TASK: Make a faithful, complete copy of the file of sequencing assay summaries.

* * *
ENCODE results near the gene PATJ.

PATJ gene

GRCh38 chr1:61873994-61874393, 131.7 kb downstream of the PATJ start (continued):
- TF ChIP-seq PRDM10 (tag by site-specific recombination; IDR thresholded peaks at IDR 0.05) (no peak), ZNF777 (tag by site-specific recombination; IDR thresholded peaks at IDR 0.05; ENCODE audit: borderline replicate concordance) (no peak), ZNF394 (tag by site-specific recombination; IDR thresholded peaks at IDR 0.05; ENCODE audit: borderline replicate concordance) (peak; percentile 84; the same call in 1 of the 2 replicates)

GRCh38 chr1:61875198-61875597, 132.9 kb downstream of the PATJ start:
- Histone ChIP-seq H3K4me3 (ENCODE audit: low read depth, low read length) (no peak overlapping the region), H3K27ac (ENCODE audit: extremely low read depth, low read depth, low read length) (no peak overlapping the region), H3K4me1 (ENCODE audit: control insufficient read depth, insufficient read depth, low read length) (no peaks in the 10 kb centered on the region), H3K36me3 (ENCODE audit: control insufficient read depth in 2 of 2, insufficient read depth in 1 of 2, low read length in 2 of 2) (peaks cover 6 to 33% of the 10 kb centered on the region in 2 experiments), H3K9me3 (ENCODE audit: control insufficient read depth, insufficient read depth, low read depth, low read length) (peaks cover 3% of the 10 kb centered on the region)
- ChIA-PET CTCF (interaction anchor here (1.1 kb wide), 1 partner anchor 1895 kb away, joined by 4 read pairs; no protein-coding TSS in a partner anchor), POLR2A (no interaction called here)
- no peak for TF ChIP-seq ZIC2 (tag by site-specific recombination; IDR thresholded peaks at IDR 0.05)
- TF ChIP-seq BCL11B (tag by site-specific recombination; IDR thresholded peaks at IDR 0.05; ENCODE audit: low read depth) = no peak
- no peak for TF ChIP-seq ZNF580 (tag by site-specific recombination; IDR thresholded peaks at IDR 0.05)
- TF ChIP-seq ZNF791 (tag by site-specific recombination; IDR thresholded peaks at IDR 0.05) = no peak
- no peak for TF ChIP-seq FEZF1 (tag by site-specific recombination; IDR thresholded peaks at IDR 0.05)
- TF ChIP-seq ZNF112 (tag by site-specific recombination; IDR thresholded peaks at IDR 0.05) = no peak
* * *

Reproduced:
ENCODE results near the gene PATJ.

PATJ gene

GRCh38 chr1:61873994-61874393, 131.7 kb downstream of the PATJ start (continued):
- TF ChIP-seq PRDM10 (tag by site-specific recombination; IDR thresholded peaks at IDR 0.05) (no peak), ZNF777 (tag by site-specific recombination; IDR thresholded peaks at IDR 0.05; ENCODE audit: borderline replicate concordance) (no peak), ZNF394 (tag by site-specific recombination; IDR thresholded peaks at IDR 0.05; ENCODE audit: borderline replicate concordance) (peak; percentile 84; the same call in 1 of the 2 replicates)

GRCh38 chr1:61875198-61875597, 132.9 kb downstream of the PATJ start:
- Histone ChIP-seq H3K4me3 (ENCODE audit: low read depth, low read length) (no peak overlapping the region), H3K27ac (ENCODE audit: extremely low read depth, low read depth, low read length) (no peak overlapping the region), H3K4me1 (ENCODE audit: control insufficient read depth, insufficient read depth, low read length) (no peaks in the 10 kb centered on the region), H3K36me3 (ENCODE audit: control insufficient read depth in 2 of 2, insufficient read depth in 1 of 2, low read length in 2 of 2) (peaks cover 6 to 33% of the 10 kb centered on the region in 2 experiments), H3K9me3 (ENCODE audit: control insufficient read depth, insufficient read depth, low read depth, low read length) (peaks cover 3% of the 10 kb centered on the region)
- ChIA-PET CTCF (interaction anchor here (1.1 kb wide), 1 partner anchor 1895 kb away, joined by 4 read pairs; no protein-coding TSS in a partner anchor), POLR2A (no interaction called here)
- no peak for TF ChIP-seq ZIC2 (tag by site-specific recombination; IDR thresholded peaks at IDR 0.05)
- TF ChIP-seq BCL11B (tag by site-specific recombination; IDR thresholded peaks at IDR 0.05; ENCODE audit: low read depth) = no peak
- no peak for TF ChIP-seq ZNF580 (tag by site-specific recombination; IDR thresholded peaks at IDR 0.05)
- TF ChIP-seq ZNF791 (tag by site-specific recombination; IDR thresholded peaks at IDR 0.05) = no peak
- no peak for TF ChIP-seq FEZF1 (tag by site-specific recombination; IDR thresholded peaks at IDR 0.05)
- TF ChIP-seq ZNF112 (tag by site-specific recombination; IDR thresholded peaks at IDR 0.05) = no peak